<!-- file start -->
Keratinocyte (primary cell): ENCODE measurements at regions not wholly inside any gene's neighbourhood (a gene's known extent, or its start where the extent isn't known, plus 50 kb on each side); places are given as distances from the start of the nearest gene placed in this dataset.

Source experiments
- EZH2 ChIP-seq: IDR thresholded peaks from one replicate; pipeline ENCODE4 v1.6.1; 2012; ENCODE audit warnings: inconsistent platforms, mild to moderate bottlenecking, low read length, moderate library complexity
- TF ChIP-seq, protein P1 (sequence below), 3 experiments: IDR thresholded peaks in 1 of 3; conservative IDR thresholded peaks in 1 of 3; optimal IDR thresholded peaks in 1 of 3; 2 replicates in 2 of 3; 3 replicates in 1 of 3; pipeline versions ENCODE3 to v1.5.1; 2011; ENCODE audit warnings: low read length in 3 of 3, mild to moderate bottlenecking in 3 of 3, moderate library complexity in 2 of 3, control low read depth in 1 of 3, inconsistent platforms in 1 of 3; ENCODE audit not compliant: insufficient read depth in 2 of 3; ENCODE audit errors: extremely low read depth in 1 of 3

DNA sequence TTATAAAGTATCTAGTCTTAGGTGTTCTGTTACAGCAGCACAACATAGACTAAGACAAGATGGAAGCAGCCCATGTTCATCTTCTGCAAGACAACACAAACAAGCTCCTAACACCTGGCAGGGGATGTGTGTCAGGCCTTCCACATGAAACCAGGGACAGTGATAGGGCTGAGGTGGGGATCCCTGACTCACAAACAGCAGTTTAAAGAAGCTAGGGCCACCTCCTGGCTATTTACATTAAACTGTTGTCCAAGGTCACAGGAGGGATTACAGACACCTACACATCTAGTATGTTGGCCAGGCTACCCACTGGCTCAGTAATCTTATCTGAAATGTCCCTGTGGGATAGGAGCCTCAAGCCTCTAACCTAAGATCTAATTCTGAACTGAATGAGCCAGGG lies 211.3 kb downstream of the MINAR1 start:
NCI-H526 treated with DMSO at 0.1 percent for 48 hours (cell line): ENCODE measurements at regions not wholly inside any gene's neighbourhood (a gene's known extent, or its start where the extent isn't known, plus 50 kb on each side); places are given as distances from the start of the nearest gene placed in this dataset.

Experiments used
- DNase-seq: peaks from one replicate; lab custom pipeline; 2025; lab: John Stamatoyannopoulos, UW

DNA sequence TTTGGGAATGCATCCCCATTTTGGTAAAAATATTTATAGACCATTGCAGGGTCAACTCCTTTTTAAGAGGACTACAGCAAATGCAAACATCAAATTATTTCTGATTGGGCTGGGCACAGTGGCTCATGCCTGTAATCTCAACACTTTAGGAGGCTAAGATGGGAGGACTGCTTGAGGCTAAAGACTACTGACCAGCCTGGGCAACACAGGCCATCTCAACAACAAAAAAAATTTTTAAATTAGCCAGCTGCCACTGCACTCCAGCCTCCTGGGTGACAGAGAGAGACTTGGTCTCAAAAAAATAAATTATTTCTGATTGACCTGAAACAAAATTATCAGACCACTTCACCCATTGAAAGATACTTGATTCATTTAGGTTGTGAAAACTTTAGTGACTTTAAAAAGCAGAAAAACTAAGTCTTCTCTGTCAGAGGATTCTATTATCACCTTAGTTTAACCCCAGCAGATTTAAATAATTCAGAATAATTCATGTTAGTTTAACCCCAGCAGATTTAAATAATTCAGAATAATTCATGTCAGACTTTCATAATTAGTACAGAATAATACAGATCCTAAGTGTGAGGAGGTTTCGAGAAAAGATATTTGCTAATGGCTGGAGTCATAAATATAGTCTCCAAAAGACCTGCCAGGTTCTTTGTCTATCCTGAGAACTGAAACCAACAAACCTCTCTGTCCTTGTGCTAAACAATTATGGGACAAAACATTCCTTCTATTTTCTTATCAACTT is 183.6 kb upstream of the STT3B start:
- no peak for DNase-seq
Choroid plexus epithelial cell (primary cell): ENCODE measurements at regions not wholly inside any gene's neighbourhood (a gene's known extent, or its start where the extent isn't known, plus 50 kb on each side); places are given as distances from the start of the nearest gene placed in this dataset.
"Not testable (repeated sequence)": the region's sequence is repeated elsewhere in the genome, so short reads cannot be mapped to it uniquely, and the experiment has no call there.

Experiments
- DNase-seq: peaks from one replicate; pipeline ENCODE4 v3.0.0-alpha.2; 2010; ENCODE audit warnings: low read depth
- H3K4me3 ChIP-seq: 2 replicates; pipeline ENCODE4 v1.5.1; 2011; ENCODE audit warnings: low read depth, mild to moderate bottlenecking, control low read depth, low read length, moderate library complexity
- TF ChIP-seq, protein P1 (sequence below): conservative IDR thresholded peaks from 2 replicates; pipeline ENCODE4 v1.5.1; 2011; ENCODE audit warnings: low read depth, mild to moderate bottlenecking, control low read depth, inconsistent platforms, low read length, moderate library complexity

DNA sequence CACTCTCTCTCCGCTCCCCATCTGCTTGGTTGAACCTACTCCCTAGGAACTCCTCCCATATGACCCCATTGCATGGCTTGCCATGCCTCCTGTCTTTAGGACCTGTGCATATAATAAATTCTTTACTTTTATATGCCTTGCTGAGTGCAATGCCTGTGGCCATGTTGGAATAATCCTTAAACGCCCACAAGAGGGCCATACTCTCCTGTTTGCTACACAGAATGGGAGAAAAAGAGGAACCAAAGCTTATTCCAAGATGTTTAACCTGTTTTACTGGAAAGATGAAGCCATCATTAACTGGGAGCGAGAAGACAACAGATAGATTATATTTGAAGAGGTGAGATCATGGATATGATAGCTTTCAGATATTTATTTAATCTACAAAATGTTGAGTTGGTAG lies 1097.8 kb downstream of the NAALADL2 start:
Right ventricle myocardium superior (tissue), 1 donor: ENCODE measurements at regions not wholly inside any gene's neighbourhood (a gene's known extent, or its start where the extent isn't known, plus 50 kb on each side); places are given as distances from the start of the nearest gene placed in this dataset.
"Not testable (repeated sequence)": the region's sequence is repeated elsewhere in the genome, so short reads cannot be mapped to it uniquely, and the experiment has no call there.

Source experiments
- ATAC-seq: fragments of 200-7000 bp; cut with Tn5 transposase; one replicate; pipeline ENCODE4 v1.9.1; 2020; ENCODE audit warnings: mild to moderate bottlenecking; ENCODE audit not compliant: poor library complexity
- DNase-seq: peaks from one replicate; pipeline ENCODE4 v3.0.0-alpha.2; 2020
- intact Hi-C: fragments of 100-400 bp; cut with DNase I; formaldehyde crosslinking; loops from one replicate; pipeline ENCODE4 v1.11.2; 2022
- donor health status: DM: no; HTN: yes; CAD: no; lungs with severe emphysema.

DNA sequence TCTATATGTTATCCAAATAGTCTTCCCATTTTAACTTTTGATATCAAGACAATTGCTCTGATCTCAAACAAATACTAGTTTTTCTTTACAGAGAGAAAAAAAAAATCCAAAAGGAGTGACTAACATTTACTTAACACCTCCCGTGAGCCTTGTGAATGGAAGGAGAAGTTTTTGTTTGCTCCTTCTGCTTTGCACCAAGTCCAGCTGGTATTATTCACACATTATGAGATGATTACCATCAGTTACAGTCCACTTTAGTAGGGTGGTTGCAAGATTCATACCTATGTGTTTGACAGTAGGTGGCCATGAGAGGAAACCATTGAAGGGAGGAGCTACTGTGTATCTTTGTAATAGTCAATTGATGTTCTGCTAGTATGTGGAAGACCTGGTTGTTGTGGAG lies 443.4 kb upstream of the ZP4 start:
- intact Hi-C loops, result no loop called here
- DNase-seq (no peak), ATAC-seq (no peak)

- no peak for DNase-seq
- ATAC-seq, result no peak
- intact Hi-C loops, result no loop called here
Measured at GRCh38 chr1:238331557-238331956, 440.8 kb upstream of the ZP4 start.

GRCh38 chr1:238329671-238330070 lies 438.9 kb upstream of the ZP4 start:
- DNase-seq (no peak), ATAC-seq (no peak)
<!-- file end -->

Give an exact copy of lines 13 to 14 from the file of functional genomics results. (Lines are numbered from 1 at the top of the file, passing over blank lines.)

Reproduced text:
Experiments
- DNase-seq: peaks from one replicate; pipeline ENCODE4 v3.0.0-alpha.2; 2010; ENCODE audit warnings: low read depth